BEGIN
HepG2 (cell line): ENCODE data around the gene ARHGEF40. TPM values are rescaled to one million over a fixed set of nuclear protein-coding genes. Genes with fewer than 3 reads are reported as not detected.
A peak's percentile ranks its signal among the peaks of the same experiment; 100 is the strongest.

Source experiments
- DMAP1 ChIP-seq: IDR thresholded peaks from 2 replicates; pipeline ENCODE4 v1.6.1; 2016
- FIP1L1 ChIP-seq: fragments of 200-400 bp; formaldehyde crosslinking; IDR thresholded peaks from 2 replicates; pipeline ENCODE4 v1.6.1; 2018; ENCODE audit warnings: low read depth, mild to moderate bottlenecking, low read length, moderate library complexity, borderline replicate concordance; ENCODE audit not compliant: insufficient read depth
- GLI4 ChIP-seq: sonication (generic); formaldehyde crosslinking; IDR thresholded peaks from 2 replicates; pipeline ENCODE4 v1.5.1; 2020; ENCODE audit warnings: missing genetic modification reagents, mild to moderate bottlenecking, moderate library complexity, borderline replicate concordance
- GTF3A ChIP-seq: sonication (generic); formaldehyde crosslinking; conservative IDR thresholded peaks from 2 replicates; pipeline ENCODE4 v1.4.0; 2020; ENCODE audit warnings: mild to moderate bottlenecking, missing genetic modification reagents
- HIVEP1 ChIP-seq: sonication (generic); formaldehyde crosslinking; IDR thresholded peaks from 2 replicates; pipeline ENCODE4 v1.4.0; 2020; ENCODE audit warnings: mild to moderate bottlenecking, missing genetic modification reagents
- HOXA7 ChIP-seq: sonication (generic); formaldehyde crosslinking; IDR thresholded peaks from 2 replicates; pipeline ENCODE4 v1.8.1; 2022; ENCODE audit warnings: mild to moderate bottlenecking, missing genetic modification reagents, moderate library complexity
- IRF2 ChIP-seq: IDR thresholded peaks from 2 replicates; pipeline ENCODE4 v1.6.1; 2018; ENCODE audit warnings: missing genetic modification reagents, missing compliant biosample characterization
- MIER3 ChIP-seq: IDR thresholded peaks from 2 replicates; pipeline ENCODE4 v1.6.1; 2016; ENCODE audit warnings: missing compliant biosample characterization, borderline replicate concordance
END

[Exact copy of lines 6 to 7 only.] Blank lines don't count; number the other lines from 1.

- GLI4 ChIP-seq: sonication (generic); formaldehyde crosslinking; IDR thresholded peaks from 2 replicates; pipeline ENCODE4 v1.5.1; 2020; ENCODE audit warnings: missing genetic modification reagents, mild to moderate bottlenecking, moderate library complexity, borderline replicate concordance
- GTF3A ChIP-seq: sonication (generic); formaldehyde crosslinking; conservative IDR thresholded peaks from 2 replicates; pipeline ENCODE4 v1.4.0; 2020; ENCODE audit warnings: mild to moderate bottlenecking, missing genetic modification reagents